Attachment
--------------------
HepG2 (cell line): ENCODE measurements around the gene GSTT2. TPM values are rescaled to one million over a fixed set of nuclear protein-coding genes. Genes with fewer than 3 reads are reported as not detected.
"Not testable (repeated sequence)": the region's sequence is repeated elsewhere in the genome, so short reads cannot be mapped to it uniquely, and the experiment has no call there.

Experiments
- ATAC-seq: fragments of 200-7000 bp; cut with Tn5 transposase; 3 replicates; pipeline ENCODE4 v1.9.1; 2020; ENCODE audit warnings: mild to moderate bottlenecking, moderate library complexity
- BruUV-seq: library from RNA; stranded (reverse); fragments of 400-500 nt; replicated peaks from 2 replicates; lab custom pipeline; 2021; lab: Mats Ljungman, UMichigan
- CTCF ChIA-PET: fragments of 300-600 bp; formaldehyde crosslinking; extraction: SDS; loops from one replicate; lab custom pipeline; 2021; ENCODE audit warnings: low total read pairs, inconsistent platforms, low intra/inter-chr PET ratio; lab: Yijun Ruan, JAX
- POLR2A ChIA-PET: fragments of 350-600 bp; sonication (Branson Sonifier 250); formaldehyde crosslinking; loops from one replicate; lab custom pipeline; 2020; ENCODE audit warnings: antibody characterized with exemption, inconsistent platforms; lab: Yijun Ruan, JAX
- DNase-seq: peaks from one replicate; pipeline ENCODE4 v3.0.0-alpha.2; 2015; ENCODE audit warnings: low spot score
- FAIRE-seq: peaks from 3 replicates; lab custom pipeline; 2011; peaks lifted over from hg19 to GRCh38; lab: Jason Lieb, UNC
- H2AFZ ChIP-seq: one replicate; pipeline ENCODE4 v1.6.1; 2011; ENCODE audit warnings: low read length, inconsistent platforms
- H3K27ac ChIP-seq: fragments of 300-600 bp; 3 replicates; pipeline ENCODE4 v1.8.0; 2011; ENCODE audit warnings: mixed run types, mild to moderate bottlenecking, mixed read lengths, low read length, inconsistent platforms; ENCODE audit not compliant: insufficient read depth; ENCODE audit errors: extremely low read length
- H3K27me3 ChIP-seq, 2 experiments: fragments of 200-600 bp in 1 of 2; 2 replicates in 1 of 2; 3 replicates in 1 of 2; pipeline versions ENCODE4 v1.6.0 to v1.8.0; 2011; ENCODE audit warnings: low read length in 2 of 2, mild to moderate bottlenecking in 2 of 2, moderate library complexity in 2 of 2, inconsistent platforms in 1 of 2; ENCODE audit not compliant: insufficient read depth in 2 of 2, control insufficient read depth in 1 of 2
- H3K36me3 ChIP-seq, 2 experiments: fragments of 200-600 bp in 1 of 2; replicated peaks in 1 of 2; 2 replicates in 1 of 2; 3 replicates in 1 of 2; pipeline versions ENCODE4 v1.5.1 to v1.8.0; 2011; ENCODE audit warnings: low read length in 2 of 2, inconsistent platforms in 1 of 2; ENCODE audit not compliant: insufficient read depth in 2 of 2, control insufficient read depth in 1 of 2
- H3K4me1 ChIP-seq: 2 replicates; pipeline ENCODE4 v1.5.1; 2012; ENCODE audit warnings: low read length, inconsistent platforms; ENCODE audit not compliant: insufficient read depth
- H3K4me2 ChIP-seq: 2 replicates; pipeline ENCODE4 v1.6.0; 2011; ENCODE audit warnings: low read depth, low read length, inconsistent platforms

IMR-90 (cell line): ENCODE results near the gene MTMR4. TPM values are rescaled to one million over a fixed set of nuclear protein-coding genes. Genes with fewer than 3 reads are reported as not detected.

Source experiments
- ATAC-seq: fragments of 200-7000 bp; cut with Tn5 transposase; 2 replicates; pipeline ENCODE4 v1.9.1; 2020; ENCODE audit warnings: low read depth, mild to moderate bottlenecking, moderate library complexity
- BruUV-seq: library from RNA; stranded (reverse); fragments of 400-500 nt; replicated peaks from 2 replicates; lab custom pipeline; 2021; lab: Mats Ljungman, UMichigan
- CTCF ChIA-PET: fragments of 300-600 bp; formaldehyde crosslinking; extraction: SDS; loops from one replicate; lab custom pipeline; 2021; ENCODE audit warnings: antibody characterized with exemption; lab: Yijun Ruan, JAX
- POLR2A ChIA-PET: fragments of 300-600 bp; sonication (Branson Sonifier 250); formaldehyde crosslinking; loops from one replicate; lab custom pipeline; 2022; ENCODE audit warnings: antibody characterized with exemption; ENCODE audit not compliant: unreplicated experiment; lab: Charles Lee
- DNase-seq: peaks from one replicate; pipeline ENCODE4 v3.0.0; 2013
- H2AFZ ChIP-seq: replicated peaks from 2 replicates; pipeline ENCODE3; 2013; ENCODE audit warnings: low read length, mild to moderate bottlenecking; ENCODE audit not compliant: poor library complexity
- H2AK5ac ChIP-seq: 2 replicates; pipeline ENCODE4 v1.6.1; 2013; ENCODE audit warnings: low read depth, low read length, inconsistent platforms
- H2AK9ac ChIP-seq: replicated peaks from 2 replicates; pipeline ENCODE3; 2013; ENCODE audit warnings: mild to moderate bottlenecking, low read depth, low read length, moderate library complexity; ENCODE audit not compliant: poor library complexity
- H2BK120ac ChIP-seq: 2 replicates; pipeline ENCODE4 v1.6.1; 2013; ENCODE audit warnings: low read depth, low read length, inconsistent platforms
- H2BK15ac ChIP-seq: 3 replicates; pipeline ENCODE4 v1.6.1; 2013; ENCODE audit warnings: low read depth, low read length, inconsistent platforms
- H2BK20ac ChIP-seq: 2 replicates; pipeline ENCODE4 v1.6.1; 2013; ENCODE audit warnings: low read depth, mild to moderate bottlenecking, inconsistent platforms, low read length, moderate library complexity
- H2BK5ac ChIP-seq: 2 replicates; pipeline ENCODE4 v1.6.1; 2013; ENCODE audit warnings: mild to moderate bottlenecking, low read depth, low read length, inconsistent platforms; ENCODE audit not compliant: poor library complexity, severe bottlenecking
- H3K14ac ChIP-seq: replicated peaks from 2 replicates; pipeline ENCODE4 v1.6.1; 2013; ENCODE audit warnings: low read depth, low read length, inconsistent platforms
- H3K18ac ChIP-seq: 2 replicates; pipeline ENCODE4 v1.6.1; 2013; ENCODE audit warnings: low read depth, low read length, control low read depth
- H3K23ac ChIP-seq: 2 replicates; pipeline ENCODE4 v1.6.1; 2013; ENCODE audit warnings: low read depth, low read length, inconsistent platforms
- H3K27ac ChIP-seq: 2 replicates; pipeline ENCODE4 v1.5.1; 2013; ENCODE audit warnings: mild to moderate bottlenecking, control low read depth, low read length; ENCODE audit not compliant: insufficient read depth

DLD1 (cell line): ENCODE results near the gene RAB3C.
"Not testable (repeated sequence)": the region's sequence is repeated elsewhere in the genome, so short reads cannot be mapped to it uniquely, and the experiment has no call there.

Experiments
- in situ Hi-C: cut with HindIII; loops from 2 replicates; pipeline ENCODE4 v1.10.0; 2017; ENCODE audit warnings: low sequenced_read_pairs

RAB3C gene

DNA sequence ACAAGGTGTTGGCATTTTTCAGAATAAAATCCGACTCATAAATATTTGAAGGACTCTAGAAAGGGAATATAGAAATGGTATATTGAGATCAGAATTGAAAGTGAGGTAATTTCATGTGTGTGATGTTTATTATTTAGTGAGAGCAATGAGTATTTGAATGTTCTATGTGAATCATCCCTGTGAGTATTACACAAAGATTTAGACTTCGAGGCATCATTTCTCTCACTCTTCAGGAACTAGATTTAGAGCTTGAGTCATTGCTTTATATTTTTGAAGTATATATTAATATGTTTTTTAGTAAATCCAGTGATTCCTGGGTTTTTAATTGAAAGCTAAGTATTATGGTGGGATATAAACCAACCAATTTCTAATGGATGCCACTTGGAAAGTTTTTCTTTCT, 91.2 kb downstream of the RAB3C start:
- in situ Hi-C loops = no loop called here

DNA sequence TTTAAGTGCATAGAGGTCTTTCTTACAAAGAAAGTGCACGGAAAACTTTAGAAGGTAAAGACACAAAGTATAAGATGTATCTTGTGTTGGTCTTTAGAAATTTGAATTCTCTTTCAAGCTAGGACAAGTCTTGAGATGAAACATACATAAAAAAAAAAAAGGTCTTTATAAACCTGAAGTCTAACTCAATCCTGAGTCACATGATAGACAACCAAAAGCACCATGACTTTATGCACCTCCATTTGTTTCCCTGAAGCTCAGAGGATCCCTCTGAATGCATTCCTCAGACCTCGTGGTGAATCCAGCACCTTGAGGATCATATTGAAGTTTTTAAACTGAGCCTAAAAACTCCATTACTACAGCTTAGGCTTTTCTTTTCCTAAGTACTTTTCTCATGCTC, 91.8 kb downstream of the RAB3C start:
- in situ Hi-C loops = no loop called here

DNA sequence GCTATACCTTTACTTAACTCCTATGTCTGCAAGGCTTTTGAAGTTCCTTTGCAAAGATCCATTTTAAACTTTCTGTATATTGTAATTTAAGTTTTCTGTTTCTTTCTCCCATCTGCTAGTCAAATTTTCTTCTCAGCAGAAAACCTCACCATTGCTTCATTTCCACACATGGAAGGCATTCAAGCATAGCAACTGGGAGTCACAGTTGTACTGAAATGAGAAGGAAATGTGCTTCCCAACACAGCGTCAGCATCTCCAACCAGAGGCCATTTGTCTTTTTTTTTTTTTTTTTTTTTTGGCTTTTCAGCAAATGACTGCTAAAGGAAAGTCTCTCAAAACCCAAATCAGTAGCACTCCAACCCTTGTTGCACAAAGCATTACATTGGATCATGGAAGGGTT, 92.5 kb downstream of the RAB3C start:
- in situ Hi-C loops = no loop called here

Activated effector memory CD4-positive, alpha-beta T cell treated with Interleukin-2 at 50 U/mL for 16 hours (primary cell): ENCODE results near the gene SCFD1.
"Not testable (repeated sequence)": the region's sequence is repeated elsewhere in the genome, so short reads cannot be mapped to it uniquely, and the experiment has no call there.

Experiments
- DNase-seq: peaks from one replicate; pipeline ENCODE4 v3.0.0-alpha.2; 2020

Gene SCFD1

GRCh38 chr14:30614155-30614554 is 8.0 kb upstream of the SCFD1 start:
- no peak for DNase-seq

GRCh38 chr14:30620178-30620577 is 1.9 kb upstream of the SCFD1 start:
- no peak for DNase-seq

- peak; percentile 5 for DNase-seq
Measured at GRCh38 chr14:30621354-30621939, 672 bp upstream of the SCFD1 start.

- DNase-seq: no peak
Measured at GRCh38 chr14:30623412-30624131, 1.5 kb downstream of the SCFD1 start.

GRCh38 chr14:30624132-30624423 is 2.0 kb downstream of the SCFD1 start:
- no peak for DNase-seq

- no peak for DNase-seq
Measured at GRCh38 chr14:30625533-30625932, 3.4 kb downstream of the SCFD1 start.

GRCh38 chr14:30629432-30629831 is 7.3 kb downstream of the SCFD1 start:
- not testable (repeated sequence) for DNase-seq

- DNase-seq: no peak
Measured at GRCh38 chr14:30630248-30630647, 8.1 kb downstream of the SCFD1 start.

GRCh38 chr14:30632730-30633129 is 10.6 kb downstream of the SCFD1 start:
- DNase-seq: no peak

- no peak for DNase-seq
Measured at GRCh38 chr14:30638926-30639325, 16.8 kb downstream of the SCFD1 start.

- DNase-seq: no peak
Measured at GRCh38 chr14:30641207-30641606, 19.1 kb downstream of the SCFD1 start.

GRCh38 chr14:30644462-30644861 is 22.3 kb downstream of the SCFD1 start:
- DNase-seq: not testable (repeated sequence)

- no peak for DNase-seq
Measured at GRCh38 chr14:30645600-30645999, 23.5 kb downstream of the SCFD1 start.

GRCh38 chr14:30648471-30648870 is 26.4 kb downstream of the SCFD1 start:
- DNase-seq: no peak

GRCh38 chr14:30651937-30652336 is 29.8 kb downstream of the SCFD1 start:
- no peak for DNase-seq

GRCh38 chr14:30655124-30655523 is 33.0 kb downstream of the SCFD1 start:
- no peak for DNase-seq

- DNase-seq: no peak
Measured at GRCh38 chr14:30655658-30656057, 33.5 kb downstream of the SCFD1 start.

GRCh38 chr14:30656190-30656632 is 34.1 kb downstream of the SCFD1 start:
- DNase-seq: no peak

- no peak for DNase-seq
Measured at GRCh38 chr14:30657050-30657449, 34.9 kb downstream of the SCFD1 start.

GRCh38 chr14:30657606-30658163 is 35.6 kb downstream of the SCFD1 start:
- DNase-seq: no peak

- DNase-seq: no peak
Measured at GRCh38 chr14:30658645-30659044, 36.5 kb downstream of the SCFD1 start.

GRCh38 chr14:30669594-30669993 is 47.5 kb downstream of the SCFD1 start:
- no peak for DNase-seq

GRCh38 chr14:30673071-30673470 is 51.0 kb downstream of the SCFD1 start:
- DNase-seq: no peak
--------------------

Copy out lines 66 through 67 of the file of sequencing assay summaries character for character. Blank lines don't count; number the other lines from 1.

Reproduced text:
GRCh38 chr14:30632730-30633129 is 10.6 kb downstream of the SCFD1 start:
- DNase-seq: no peak